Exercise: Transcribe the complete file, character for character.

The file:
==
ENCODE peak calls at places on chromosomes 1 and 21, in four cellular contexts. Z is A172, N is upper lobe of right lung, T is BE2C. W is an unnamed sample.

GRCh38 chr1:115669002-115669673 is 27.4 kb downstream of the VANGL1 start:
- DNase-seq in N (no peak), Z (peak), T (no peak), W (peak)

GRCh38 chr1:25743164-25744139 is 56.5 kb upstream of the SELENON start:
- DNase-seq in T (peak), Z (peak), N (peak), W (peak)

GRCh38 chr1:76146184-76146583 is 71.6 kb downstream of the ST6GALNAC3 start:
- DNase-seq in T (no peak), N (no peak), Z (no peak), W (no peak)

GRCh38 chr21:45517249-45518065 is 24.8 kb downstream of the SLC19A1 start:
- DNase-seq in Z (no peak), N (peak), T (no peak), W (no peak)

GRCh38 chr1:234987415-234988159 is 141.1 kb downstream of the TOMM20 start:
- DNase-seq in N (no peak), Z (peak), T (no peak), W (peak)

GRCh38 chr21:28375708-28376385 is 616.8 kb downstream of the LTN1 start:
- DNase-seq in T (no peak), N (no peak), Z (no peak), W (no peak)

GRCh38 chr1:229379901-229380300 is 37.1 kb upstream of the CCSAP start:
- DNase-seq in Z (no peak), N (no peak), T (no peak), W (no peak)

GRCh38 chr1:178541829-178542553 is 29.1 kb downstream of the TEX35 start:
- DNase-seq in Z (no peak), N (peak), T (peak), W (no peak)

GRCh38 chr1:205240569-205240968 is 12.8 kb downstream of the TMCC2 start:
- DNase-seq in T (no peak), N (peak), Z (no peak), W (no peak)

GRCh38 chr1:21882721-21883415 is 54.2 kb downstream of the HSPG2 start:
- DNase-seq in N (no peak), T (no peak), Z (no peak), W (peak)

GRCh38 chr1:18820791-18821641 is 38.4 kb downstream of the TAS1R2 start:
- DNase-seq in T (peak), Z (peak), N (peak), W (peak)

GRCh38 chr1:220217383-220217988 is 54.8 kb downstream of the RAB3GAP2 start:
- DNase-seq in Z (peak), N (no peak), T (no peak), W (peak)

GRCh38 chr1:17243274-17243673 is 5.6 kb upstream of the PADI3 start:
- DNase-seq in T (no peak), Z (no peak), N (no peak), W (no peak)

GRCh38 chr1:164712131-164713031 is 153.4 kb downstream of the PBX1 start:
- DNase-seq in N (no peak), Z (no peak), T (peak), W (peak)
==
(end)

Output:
ENCODE peak calls at places on chromosomes 1 and 21, in four cellular contexts. Z is A172, N is upper lobe of right lung, T is BE2C. W is an unnamed sample.

GRCh38 chr1:115669002-115669673 is 27.4 kb downstream of the VANGL1 start:
- DNase-seq in N (no peak), Z (peak), T (no peak), W (peak)

GRCh38 chr1:25743164-25744139 is 56.5 kb upstream of the SELENON start:
- DNase-seq in T (peak), Z (peak), N (peak), W (peak)

GRCh38 chr1:76146184-76146583 is 71.6 kb downstream of the ST6GALNAC3 start:
- DNase-seq in T (no peak), N (no peak), Z (no peak), W (no peak)

GRCh38 chr21:45517249-45518065 is 24.8 kb downstream of the SLC19A1 start:
- DNase-seq in Z (no peak), N (peak), T (no peak), W (no peak)

GRCh38 chr1:234987415-234988159 is 141.1 kb downstream of the TOMM20 start:
- DNase-seq in N (no peak), Z (peak), T (no peak), W (peak)

GRCh38 chr21:28375708-28376385 is 616.8 kb downstream of the LTN1 start:
- DNase-seq in T (no peak), N (no peak), Z (no peak), W (no peak)

GRCh38 chr1:229379901-229380300 is 37.1 kb upstream of the CCSAP start:
- DNase-seq in Z (no peak), N (no peak), T (no peak), W (no peak)

GRCh38 chr1:178541829-178542553 is 29.1 kb downstream of the TEX35 start:
- DNase-seq in Z (no peak), N (peak), T (peak), W (no peak)

GRCh38 chr1:205240569-205240968 is 12.8 kb downstream of the TMCC2 start:
- DNase-seq in T (no peak), N (peak), Z (no peak), W (no peak)

GRCh38 chr1:21882721-21883415 is 54.2 kb downstream of the HSPG2 start:
- DNase-seq in N (no peak), T (no peak), Z (no peak), W (peak)

GRCh38 chr1:18820791-18821641 is 38.4 kb downstream of the TAS1R2 start:
- DNase-seq in T (peak), Z (peak), N (peak), W (peak)

GRCh38 chr1:220217383-220217988 is 54.8 kb downstream of the RAB3GAP2 start:
- DNase-seq in Z (peak), N (no peak), T (no peak), W (peak)

GRCh38 chr1:17243274-17243673 is 5.6 kb upstream of the PADI3 start:
- DNase-seq in T (no peak), Z (no peak), N (no peak), W (no peak)

GRCh38 chr1:164712131-164713031 is 153.4 kb downstream of the PBX1 start:
- DNase-seq in N (no peak), Z (no peak), T (peak), W (peak)